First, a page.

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How to improve your communication skills

Clear and effective communication is a key life skill and one that many of us take for granted. Being able to communicate allows us to express our needs, to share information with others and form relationships. There are many different forms including verbal, written, visual and nonverbal. These can be shown in plenty of ways, like speech, sign language, gestures, body language, tone and pitch of voice, facial expressions, pictures, symbols and objects. Without good communication, people struggle to learn, achieve goals, interact with others and make friends.

What can I do to improve my communication?

The majority of people learn basic communication in their early years, but how many of us actually work on this skill later in life? Effective communication skills are an incredibly helpful asset to have under your belt and allow you to express yourself well whilst being an active listener. 

Become an active listener 

Listening is more than sitting quietly waiting for your turn to speak. You can actually improve your communication skills by using active listening - listening with intent whilst another person communicates, before repeating important parts back to them without judgement. This skill makes other people feel heard, builds trust and helps you understand others better. 

Quick tips for active listening:

  • Ask questions or ask for clarification.
  • Don’t interrupt or offer your own opinions on a situation unless asked.
  • Be patient whilst you listen.
  • Make eye contact.
  • Pay attention to tone of voice and facial expressions - both yours and the person you’re having a conversation with.
  • Avoid suddenly changing the subject.

Nonverbal communication

Many of us would assume that speaking accounts for the majority of communication, however nonverbal communication is actually just as important.

You can improve your nonverbal communication by focusing on body language, eye contact, gestures, touch, space and facial expressions. All of these elements give signals to other people whether you’re aware of it or not. When your nonverbal communication is in sync with your verbal communication, it increases trust and builds understanding with another person.

Quick tips for nonverbal communication:

  • Stress can really impact how you communicate verbally. If you are feeling stressed, take a moment to relax before you continue a conversation.
  • Be aware of your emotions. Your emotions can show themselves physically, so understanding and being aware of your emotions (both positive and negative) can help you to express them in an appropriate way.
  • Take note of another person’s body language - what is their tone of voice communicating? Is their posture relaxed? What facial expressions are they making?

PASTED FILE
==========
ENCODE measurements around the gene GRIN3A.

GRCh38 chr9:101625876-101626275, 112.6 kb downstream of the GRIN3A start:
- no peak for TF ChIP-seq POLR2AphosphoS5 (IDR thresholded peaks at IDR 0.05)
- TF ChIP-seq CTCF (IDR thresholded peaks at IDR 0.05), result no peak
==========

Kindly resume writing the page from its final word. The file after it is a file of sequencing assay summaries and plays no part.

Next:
• Use open body language (keep legs and arms uncrossed, show open palms) and good posture to show that you are approachable and relaxed.
  • Respect other people’s personal space.
  • If you’re not sure, mirror the nonverbal communication of the other person.

Tailor your approach

Every person is unique - we all have different needs and preferences for communication. A great way to improve your communication is to be mindful of others and be open to adopting their style of communication - whether that’s using visual symbols, sign language or regular speech.

Quick tips for tailoring your communication approach:

  • Match the pace of the person you’re communicating with. Take note of the speed they are using and ensure that you are communicating at the same speed. Make sure they are happy with the pace you’re speaking at, or if they’d like you to slow down.
  • Find out their preferred way of communicating - you can usually do this by asking them or (if applicable) their support worker to see how they would be happiest communicating with you.
  • Be mindful of personal space. Ensure that you don’t encroach on people’s personal space without making sure that they’re happy. Keep your distance if you’re not sure.


As we have already mentioned, not everyone has the same needs when it comes to communication, so it’s essential that we think about individual needs before communicating. If you are part of an organisation, you can encourage your leadership team to think about whether their communications are accessible and inclusive. Do you provide materials in different languages? Braille? Easy read? Are your documents able to be read by a screen reader if someone has a visual impairment?

The Accessible Information Standard aims to make sure that people with disabilities have access to information that they understand and communication support they might need. So this is an excellent resource if you want to ensure that your communication methods are accessible to all.

Finally - practice, practice, practice

The best thing you can do to improve your communication skills is practice! Keep practicing these different techniques and ask for feedback and you’ll be a superstar communicator in no time.